But regardless of what 2020 may hold for you, the Lunar New Year – which lasts 15 days until the Lantern Festival on February 8 – is an important time to celebrate with cherished family and friends.  And to all our readers who celebrate the Lunar New Year, we wish you a healthy and prosperous Year of the Metal Rat!

Book Review – Betraying Big Brother: The Feminist Awakening in China

By , January 19, 2020

Freelance Journalist, Huang Xueqin

Huang Xueqin, a 30-something freelance journalist in the southern Chinese city of Guangdong, doesn’t look like a hardened criminal.  With a playful smile and wearing an Annie Hall-style hat, Huang seems like a friendly sort, with maybe a mischievous side.  But make no mistake, Huang is a fierce advocate for women’s rights, being one of the public figures behind China’s nascent #MeToo movement after coming out in 2017 about her own workplace sexual assault.  She’s written extensively on other women who have been sexually harassed and assaulted and, in 2018, conducted an online survey of female Chinese journalists finding that almost 85% had experienced sexual harassment on the job, with almost 60% of those remaining silent.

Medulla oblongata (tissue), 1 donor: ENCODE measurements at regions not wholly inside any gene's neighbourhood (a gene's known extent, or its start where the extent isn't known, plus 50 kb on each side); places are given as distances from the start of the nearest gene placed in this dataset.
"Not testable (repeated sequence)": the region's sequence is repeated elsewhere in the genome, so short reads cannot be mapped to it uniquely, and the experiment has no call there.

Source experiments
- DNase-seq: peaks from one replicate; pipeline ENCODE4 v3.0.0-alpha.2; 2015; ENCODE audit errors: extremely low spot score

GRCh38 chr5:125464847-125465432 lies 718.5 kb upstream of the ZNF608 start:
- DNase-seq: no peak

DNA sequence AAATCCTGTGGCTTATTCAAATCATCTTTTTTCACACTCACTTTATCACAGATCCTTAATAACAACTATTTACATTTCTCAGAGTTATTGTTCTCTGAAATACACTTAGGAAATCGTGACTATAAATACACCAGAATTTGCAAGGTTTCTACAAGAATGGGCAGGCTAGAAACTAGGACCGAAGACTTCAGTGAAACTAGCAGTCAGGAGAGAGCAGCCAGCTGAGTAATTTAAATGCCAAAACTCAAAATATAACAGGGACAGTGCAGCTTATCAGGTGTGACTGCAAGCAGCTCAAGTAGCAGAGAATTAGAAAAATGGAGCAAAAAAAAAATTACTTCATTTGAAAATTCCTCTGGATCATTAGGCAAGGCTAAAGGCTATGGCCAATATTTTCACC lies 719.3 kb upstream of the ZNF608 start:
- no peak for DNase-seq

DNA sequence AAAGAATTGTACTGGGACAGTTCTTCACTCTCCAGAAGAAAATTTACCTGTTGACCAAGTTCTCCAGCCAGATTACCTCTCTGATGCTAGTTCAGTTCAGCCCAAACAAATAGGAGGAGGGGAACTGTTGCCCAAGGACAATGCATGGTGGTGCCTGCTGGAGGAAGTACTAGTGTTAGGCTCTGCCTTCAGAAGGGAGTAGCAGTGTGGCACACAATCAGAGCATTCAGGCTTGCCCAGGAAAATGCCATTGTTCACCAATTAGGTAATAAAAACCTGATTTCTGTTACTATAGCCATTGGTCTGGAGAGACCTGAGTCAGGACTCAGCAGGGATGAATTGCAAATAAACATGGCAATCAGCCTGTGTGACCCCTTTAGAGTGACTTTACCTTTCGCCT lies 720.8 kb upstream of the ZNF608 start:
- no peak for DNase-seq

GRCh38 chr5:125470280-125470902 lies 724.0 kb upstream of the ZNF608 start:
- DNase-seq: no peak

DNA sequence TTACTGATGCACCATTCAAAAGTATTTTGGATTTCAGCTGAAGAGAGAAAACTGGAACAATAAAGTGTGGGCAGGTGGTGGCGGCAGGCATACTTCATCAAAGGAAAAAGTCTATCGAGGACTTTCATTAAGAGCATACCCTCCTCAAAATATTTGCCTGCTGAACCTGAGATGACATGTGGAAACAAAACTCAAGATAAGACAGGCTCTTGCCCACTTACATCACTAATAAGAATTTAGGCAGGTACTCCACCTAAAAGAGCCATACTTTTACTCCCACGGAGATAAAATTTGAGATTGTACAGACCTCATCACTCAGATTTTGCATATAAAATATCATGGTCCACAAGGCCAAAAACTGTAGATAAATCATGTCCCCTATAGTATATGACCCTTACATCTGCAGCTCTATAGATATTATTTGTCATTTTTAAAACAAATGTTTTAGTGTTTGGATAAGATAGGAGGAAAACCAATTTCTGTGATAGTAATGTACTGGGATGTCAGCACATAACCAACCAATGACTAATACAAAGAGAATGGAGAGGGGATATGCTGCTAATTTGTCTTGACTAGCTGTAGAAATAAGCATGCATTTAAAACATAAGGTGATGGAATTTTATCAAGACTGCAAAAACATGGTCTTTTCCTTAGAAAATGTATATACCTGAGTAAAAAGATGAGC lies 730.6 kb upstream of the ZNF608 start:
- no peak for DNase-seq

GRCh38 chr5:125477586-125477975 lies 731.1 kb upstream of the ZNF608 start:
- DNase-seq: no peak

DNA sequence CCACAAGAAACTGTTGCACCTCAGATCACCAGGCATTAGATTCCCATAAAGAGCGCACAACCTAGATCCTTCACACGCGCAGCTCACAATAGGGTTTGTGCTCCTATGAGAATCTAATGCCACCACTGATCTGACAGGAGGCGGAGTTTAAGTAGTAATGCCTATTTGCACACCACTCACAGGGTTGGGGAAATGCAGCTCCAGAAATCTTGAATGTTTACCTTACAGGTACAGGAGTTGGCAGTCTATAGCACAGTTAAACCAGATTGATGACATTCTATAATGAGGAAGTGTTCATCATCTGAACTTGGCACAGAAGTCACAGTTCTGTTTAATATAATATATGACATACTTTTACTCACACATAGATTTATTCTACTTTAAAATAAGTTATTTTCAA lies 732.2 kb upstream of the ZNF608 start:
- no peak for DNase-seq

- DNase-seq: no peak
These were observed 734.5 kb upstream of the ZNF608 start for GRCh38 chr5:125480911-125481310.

It was that activism that landed Huang in a Chinese detention center.  And on Friday, after holding her for three months under suspicion of “picking quarrels and provoking troubles,” a crime under China’s criminal law that has been used almost exclusively to silence peaceful critics of the Chinese government, Guangdong police finally freed Huang.  In a country where its founding leader once said that “women hold up half the sky,” it seems odd that a women’s rights activist would be considered a pariah, someone that the Chinese government has to deal with criminally.